My father passed away late last night. Not the best Father’s Day news but in one sense I’m glad it didn’t happen today and that he’s finally at peace. And it did happen peacefully with my mother, sister, myself and Kent (my ex who’s been like a son to my parents) at his side at the nursing facility. Daddy had been moved there on Friday after yet another quick trip to the hospital where it was decided by all that it was time to place him on palliative care, i.e. essentially no longer trying to save him but simply making him comfortable, because the doctors felt his organs were on the verge of starting the failure process.
In life my father was an interesting man. He was essentially a blue collar worker and a self-made man. He graduated with his GED at the age of 50 – the certificate itself is dated on his fiftiest birthday – without even studying for the test. He just walked in and took it. He retired from civil service late life after working in many and various “jobs” and still managed to accumulate a serious nest egg for himself and my mother.
This will be the one and only time you’ll ever see me mention either politics or religion on this blog so listen up. Most of my values about life and what we call the American way, I learned at his knee. He was active in both the political and religious life of this community and yet never held any office or joined a church that I know of. Which when I think about it seems odd but if one knew the man it all made sense.
He was active politically by speaking out when he agreed or disagreed with the movers and shakers and sometimes just for the heck of it. He loved to write letters to the editor in the local newspaper when the, um, spirit moved him on an issue. They were usually appreciated. By someone. On one side or the other of whichever point he was making. He was a fairly active member of a political party but I’m not saying which one because that isn’t as important as the fact that I know in my soul that had it been in “power” locally when he joined so many years ago, he would’ve probably joined the other one. Just to keep things in balance. Then again, that was locally but nationally may have been another matter. Who knows.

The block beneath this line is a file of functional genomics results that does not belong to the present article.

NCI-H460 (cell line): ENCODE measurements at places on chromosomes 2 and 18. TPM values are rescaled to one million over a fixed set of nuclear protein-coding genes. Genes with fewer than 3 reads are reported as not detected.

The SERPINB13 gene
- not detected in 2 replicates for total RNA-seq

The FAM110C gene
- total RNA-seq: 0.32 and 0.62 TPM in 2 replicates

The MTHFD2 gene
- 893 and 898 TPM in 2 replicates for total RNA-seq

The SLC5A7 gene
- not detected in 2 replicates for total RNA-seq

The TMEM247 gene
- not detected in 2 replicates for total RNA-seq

As to religious matters, I do know that he sincerely believed in God and the power of prayer. Churches, though, those were another matter. Those he loved to have fun with. Put it this way, when the funeral director asked us today what his church affliation was, my sister and I looked at each other and kind of rolled our eyes, both wondering if there was an “all of the above” choice. His personal philosophy was somewhere between not believing in any organized religion and at the same time loving several of the individual churches too much to choose. Now some people might see that as a flaw, preachers usually, but anyone who truly got to know him realized that he meant it. And he had friends in all of them so they forgave him what they saw as an eccentricity. Eventually. After spending many long years arguing with him over it and losing the arguments, usually.
Oh, and one more thing, he did have one dream that he loved to talk about. His fondest dream was to meet the President of the United States dressed in a pair of overalls and a straw hat. That this might actually one day come true was also my mother’s worst nightmare. I was never quite sure whether he was truly serious about this “dream” or if it was simply symbolic (and a way to torment my mother) but I think I eventually figured out what it meant to him and that he actually could’ve been serious. To him, the President was just another person that we should feel comfortable enough to meet in plain old everyday clothes. Whatever those are. Why he fixated on overalls when he wasn’t a farmer, I do not know, but there it is.
Like I said, an interesting father to have grown up with.